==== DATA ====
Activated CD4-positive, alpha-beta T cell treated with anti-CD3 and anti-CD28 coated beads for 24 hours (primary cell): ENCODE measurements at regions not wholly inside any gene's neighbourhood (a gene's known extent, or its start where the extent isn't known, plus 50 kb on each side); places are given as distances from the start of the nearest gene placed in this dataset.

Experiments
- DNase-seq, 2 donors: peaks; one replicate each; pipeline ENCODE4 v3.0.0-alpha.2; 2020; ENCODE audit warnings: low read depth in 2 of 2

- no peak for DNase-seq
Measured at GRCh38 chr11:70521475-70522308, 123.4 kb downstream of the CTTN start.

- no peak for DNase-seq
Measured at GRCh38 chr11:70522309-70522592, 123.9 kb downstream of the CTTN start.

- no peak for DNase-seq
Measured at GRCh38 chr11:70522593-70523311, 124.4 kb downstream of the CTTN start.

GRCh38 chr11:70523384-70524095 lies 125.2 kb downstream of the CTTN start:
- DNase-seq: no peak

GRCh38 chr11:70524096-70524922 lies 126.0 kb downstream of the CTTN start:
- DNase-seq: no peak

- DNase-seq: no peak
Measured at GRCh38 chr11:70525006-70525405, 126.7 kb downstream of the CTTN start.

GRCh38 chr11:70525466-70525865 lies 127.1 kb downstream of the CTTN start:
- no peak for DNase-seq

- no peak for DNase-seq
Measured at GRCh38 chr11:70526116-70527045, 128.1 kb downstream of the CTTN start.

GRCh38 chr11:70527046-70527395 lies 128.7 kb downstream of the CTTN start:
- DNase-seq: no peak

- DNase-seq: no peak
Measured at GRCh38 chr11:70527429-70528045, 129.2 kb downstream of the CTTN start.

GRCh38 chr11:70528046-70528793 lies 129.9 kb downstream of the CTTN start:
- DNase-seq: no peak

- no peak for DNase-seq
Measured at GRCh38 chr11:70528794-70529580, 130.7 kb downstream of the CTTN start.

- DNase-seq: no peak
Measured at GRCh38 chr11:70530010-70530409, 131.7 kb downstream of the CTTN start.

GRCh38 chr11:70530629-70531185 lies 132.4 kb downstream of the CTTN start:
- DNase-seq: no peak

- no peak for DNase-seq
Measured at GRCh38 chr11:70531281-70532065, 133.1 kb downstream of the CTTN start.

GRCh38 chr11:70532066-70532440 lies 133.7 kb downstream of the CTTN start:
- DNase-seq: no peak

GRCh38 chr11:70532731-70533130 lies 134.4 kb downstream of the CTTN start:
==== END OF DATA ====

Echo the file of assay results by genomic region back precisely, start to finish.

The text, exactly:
Activated CD4-positive, alpha-beta T cell treated with anti-CD3 and anti-CD28 coated beads for 24 hours (primary cell): ENCODE measurements at regions not wholly inside any gene's neighbourhood (a gene's known extent, or its start where the extent isn't known, plus 50 kb on each side); places are given as distances from the start of the nearest gene placed in this dataset.

Experiments
- DNase-seq, 2 donors: peaks; one replicate each; pipeline ENCODE4 v3.0.0-alpha.2; 2020; ENCODE audit warnings: low read depth in 2 of 2

- no peak for DNase-seq
Measured at GRCh38 chr11:70521475-70522308, 123.4 kb downstream of the CTTN start.

- no peak for DNase-seq
Measured at GRCh38 chr11:70522309-70522592, 123.9 kb downstream of the CTTN start.

- no peak for DNase-seq
Measured at GRCh38 chr11:70522593-70523311, 124.4 kb downstream of the CTTN start.

GRCh38 chr11:70523384-70524095 lies 125.2 kb downstream of the CTTN start:
- DNase-seq: no peak

GRCh38 chr11:70524096-70524922 lies 126.0 kb downstream of the CTTN start:
- DNase-seq: no peak

- DNase-seq: no peak
Measured at GRCh38 chr11:70525006-70525405, 126.7 kb downstream of the CTTN start.

GRCh38 chr11:70525466-70525865 lies 127.1 kb downstream of the CTTN start:
- no peak for DNase-seq

- no peak for DNase-seq
Measured at GRCh38 chr11:70526116-70527045, 128.1 kb downstream of the CTTN start.

GRCh38 chr11:70527046-70527395 lies 128.7 kb downstream of the CTTN start:
- DNase-seq: no peak

- DNase-seq: no peak
Measured at GRCh38 chr11:70527429-70528045, 129.2 kb downstream of the CTTN start.

GRCh38 chr11:70528046-70528793 lies 129.9 kb downstream of the CTTN start:
- DNase-seq: no peak

- no peak for DNase-seq
Measured at GRCh38 chr11:70528794-70529580, 130.7 kb downstream of the CTTN start.

- DNase-seq: no peak
Measured at GRCh38 chr11:70530010-70530409, 131.7 kb downstream of the CTTN start.

GRCh38 chr11:70530629-70531185 lies 132.4 kb downstream of the CTTN start:
- DNase-seq: no peak

- no peak for DNase-seq
Measured at GRCh38 chr11:70531281-70532065, 133.1 kb downstream of the CTTN start.

GRCh38 chr11:70532066-70532440 lies 133.7 kb downstream of the CTTN start:
- DNase-seq: no peak

GRCh38 chr11:70532731-70533130 lies 134.4 kb downstream of the CTTN start: